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18.07.2016 Carbon nanotube mesh helps reorganise neural tissue
New technology could help repair nerve fibres after injury or disease.
11.09.2015 Conference video: Bringing Computational Programmability to Nanostructured Surfaces
Dr. Alex Wissner-Gross surveyed the interplay between programmability of bits and atoms in the development of technology, asking how the recent successes with programming bits can help nanotechnology progress in programming atoms.
15.04.2014 Targeting cancer with a triple threat
Delivering chemotherapy drugs in nanoparticle form could help reduce side effects by targeting the drugs directly to the tumours. In recent years, scientists have developed nanoparticles that deliver one or two chemotherapy drugs, but it has been difficult to design particles that can carry any more than that in a precise ratio.
17.04.2014 Lithium ion batteries: nanostructured composites improve storage properties
Introducing reduced graphene oxide and carbon nanotubes can stabilize transition metal oxides.
18.02.2010 Cargo carrier of the cells is life"s smallest motor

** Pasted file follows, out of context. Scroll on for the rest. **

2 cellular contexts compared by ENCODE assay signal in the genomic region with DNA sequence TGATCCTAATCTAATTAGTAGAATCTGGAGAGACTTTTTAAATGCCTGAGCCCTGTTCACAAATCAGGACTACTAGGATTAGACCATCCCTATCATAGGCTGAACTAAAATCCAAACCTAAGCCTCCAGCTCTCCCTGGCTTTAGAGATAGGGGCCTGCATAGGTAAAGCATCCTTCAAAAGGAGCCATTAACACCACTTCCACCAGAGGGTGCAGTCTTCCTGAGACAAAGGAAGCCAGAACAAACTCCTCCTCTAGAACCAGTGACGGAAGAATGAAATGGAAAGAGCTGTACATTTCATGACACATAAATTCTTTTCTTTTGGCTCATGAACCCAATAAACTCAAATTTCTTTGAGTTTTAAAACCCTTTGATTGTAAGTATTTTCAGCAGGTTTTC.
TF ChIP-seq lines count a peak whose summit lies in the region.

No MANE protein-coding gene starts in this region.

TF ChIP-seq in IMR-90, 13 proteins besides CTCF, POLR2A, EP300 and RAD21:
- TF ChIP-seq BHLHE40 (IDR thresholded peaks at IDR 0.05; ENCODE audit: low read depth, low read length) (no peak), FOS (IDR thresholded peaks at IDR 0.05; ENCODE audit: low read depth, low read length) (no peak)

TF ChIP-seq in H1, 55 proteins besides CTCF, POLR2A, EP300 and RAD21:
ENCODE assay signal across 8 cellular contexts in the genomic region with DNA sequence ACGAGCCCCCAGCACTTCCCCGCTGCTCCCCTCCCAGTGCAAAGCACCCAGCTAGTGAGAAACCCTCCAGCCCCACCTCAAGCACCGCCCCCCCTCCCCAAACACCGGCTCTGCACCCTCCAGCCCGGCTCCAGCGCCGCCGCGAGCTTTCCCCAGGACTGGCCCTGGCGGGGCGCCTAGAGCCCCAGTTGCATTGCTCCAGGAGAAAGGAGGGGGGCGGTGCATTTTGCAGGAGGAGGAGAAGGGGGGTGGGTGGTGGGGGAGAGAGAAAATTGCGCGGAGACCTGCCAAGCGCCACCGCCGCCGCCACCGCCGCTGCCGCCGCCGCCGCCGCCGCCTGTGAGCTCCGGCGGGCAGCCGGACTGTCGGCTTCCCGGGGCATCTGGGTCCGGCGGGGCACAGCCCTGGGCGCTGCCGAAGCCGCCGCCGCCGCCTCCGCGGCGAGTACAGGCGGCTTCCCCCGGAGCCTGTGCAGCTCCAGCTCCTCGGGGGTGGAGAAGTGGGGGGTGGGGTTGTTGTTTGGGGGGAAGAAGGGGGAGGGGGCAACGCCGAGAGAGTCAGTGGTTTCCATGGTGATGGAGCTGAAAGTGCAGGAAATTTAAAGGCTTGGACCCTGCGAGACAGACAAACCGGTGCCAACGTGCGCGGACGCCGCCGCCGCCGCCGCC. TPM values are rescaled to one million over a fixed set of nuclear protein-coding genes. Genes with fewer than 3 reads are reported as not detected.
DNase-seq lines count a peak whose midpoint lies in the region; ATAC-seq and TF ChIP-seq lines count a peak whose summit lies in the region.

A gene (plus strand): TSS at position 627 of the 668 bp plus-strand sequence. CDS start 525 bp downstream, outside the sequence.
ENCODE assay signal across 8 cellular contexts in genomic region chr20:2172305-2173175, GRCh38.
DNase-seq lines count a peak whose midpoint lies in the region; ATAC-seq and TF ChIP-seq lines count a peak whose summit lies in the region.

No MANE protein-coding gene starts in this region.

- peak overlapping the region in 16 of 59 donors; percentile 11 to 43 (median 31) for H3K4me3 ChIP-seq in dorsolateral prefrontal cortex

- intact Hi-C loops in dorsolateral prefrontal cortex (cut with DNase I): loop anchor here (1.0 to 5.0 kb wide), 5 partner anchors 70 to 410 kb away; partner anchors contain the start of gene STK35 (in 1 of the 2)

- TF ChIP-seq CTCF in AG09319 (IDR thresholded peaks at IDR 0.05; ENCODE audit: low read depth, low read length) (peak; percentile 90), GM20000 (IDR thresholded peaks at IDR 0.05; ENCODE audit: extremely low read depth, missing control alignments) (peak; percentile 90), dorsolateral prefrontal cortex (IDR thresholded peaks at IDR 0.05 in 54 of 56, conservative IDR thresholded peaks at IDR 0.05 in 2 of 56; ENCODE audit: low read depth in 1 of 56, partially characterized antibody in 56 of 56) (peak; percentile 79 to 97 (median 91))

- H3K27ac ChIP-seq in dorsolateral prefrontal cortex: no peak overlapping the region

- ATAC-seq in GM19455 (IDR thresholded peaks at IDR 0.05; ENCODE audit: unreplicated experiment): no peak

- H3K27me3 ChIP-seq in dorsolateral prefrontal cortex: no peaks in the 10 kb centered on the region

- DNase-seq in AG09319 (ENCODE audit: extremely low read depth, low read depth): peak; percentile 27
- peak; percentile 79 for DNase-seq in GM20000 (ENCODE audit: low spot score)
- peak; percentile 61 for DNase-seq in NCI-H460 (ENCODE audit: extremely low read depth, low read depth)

Life's smallest motor, a protein that shuttles cargo within cells and helps cells divide, does so by rocking up and down like a seesaw, according to research conducted by scientists at the U.S. Department of Energy's Lawrence Berkeley National Laboratory and Brandeis University.
18.02.2010 New source of electrical energy from photosynthesis
CNRS scientists have transformed the chemical energy generated by photosynthesis into electrical energy. They thus propose a new strategy to convert solar energy into electrical energy in an environmentally-friendly and renewable manner.
05.04.2010 New Study Shows Carbon Nanotubes Will Break Down Harmlessly
A team of scientists has shown for the first time that carbon nanotubes can be broken down by an enzyme - myeloperoxidase (MPO) - found in white blood cells. Their discoveries contradict what was previously believed, that carbon nanotubes are not broken down in the body or in nature.
14.04.2010 Tiny electrical current harnessed from plants
In an electrifying first, Stanford scientists have plugged into algae cells and harnessed a tiny electrical current. They found it at the very source of energy production
11.06.2010 Replacing Silicon with Graphene on Nanocircuitry
Scientists have made a breakthrough toward creating nanocircuitry on graphene, widely regarded as the most promising candidate to replace silicon as the building block of transistors.
28.06.2010 Noodle highway for cells promises better tissue regeneration
A big question in regenerative medicine is how to most effectively deliver stem cells -- as well as other beneficial cells, proteins and large molecules -- to damaged tissues such as the spinal cord, heart and brain.